Margot & the Nuclear So & So's | Rot Gut, Domestic

Mariel Recording Company (2012)
By ANNIE ZALESKIE  |  March 21, 2012
3.5 3.5 Stars

margot1
The fifth album from the stubbornly ramshackle Margot & the Nuclear So and So's bears little resemblance to the band's earliest work. Instead of askew orchestral-pop, Rot Gut, Domestic bounces among three distinct styles: gnarled grunge-rock, noisy lo-fi jags, and delicate introspection. The album's most resonant moments are also its most abrasive. Despondent minor-chord riffs and melody lurch through "Disease Tobacco Free," "Books About Trains" features a ripping guitar solo, "Shannon" is a scuzzy, distorted-blues creeper about a boozy loser, and in the Pixies-fed "Fisher of Men" a restless malcontent sings the recurring recurring refrain "I hate my friends." Hints of Pavement and Nirvana also crop up in the album's dust-cloud guitars and frontman Richard Edwards's delivery — he even conjures Kurt Cobain's strained mewl, most notably as he boasts, "I ain't afraid of the devil" on "The Devil." Next to this hefty clamor, Rot Gut, Domestic's prettier, stripped-down fare feels out of place if no less unsettling. The ballad "A Journalist Falls in Love" details a doomed relationship with a death-row prisoner, whereas the downtrodden, piano-and-bells-driven "Christ" laments, "Jesus breaks your heart/Every night he doesn't come." Rot Gut, Domestic never sugarcoats its uglier tendencies, and yet the uncompromising — and uncomfortable — nature of the music is oddly compelling.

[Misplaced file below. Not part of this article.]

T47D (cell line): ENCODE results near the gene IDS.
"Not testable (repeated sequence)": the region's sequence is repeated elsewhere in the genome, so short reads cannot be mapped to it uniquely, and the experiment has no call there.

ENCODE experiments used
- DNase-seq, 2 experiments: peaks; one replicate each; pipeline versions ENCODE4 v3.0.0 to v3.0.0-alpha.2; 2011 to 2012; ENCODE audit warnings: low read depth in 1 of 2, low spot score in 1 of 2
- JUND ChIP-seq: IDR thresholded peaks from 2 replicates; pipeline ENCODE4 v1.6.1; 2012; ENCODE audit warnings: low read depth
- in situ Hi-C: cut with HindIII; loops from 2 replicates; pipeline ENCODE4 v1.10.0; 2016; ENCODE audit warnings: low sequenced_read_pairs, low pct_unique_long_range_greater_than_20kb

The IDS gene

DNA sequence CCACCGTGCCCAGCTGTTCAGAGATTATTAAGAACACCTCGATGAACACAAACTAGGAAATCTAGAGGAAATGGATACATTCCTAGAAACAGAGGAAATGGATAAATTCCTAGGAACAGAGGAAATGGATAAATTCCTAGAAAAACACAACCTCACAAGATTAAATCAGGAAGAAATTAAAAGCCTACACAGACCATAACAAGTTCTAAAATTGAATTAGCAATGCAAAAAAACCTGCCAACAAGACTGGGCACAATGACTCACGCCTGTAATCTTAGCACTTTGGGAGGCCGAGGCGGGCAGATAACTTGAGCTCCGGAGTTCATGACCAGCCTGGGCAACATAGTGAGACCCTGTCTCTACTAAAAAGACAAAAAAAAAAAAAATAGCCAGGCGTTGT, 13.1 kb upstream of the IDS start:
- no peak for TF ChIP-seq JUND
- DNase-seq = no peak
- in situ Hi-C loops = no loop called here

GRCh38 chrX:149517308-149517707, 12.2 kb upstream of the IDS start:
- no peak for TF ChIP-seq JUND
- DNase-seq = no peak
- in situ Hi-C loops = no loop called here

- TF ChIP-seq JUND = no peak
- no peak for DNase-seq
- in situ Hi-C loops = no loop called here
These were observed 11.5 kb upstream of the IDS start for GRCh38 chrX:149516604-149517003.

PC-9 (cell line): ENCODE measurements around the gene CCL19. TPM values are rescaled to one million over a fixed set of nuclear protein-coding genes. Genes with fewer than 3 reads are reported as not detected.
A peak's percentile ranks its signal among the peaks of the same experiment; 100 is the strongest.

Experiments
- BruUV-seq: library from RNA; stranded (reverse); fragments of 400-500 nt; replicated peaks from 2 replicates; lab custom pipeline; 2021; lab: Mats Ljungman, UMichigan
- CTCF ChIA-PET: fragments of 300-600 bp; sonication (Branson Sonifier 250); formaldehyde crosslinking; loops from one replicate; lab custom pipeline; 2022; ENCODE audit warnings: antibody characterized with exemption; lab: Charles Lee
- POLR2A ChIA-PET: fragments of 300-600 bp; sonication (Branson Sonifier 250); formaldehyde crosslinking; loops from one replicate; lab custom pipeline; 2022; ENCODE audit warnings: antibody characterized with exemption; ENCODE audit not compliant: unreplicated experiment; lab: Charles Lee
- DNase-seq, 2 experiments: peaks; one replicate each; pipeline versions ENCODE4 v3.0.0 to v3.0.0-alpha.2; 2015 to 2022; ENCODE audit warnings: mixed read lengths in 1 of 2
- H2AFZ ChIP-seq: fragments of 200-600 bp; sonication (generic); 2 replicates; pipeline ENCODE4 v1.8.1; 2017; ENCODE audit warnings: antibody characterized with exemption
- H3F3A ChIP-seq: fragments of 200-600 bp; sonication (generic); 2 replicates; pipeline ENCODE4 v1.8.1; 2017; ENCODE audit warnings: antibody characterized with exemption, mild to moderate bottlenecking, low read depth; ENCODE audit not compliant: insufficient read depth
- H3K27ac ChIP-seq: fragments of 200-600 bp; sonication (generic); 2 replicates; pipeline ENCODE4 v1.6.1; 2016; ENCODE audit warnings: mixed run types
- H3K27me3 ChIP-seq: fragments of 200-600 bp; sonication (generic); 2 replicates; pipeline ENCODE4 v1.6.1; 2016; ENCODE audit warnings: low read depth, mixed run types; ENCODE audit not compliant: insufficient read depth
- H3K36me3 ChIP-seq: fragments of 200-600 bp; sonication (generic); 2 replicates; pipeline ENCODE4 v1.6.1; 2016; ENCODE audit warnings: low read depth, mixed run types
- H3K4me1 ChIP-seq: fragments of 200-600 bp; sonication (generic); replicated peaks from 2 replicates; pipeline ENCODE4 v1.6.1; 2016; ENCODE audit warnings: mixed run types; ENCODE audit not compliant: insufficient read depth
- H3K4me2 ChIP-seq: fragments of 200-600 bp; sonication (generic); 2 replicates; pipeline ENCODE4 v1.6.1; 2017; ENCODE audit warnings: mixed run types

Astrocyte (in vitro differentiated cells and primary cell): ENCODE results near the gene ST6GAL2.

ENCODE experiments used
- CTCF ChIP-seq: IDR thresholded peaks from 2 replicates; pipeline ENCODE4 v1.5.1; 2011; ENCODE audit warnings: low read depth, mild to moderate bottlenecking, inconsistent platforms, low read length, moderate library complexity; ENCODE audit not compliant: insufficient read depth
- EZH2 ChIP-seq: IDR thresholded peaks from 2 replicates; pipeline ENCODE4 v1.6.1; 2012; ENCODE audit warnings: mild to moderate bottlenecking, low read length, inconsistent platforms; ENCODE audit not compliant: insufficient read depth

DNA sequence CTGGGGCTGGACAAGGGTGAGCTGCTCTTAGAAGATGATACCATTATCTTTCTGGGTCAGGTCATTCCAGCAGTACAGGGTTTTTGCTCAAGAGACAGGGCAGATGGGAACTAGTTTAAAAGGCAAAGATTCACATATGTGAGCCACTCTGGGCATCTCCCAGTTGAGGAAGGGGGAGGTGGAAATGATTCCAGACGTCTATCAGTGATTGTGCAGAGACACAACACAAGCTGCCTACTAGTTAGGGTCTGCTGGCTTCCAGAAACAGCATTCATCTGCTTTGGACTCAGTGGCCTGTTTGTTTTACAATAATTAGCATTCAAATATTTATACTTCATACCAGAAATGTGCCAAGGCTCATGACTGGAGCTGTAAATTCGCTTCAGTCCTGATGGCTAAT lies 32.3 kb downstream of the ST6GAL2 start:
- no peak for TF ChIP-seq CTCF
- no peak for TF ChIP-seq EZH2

Related: Trans Am | What Day Is It Tonight? Trans Am Live, 1993 - 2008, Various Artists | Where the Action Is: Los Angeles Nuggets 1965 - 1968, Various Artists | Nippon Girls: Japanese Pop, Beat & Bossa Nova 1966–1970, More more >
  Topics: CD Reviews , Music, CD reviews, Margot & The Nuclear So & So's,  More more >
| More


Most Popular